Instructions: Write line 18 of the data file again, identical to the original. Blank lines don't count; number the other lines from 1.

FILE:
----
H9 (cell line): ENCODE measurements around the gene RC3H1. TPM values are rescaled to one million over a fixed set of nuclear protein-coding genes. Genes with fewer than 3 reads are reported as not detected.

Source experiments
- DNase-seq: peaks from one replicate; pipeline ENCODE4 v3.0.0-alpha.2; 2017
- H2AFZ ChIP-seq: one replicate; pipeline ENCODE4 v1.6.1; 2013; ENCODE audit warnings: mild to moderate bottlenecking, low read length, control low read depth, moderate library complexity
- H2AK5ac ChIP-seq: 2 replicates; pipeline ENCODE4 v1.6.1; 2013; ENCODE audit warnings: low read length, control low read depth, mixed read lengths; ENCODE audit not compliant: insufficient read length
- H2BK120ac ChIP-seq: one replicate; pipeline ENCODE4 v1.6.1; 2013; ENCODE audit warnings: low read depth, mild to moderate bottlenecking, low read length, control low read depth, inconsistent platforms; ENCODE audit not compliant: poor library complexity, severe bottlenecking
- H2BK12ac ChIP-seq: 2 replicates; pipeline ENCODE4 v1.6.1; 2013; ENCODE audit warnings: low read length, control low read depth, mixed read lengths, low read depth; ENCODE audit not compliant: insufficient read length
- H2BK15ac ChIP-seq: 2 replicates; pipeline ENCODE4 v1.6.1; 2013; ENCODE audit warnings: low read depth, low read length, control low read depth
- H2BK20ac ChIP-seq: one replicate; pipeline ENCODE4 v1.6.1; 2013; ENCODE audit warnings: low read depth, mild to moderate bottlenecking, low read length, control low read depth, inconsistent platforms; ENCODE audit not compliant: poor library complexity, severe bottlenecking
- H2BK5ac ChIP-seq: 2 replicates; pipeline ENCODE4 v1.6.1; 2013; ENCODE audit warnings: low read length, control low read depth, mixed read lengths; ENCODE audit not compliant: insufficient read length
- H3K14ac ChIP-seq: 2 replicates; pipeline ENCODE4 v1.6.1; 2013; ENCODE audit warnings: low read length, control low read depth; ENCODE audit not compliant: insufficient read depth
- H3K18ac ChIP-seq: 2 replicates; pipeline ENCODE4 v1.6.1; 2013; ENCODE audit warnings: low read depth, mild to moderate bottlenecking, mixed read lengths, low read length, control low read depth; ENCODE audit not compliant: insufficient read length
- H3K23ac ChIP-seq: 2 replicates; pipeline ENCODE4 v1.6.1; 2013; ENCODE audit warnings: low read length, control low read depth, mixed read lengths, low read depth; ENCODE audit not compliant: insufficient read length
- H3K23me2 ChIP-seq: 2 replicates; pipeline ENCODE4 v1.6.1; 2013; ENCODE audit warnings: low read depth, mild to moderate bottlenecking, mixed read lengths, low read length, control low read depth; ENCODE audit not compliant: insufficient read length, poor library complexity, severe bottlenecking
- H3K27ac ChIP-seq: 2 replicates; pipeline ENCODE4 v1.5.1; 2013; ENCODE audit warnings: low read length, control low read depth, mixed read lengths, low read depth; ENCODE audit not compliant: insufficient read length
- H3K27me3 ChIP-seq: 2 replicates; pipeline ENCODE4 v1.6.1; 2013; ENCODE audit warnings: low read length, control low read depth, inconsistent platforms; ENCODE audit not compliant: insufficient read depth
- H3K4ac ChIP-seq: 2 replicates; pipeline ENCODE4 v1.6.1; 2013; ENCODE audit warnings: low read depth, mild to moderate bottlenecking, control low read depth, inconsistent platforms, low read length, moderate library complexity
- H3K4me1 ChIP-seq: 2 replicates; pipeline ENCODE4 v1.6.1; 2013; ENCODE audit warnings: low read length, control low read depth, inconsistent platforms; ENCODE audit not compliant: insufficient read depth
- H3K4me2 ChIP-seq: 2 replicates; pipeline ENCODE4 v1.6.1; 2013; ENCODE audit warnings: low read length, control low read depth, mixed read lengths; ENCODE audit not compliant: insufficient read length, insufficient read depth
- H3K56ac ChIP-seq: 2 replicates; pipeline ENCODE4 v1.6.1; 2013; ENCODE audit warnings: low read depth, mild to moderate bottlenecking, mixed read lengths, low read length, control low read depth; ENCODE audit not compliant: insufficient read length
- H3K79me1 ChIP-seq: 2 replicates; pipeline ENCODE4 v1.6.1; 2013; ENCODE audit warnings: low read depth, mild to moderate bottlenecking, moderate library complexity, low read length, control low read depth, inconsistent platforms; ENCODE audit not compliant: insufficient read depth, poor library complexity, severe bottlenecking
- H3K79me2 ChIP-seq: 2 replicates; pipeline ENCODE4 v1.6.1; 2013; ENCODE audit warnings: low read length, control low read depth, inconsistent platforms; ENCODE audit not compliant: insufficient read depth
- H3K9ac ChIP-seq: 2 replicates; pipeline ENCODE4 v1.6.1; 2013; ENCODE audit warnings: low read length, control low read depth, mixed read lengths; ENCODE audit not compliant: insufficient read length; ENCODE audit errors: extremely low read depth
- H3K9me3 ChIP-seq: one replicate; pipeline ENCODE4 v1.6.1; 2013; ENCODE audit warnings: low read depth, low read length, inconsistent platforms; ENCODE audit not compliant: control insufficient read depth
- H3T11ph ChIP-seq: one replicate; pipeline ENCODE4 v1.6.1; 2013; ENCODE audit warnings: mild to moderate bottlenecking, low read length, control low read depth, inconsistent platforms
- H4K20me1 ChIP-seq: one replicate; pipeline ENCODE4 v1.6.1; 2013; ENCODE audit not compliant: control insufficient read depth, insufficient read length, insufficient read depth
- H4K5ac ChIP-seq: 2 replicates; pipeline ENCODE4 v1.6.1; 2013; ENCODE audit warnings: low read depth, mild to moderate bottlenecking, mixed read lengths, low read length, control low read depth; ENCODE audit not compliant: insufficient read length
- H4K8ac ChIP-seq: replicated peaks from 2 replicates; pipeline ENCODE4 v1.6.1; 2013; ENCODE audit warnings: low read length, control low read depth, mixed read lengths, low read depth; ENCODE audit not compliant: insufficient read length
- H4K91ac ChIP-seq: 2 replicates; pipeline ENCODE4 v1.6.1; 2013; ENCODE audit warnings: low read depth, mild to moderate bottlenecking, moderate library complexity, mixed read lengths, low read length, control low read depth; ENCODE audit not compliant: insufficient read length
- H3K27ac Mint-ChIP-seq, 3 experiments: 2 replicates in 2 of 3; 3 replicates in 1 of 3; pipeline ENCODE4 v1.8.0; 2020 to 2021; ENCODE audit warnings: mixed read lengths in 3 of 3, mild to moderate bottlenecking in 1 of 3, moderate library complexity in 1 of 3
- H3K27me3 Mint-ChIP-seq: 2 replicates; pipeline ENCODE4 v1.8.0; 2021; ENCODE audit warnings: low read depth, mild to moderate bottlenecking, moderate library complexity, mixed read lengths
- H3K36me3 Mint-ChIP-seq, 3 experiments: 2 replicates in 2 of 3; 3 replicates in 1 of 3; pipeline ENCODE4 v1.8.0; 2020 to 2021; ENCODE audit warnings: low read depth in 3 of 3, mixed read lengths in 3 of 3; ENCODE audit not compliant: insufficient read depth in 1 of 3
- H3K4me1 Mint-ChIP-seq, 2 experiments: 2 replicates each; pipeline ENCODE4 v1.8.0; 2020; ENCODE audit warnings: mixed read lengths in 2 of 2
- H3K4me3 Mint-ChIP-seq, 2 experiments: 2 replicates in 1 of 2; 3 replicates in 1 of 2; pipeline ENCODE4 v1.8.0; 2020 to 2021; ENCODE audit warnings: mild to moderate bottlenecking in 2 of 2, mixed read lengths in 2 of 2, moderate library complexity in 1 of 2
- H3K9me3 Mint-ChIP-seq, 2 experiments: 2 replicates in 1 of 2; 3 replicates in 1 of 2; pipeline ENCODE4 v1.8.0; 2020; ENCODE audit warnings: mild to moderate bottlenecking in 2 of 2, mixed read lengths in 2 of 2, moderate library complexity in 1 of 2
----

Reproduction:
- H3K4me1 ChIP-seq: 2 replicates; pipeline ENCODE4 v1.6.1; 2013; ENCODE audit warnings: low read length, control low read depth, inconsistent platforms; ENCODE audit not compliant: insufficient read depth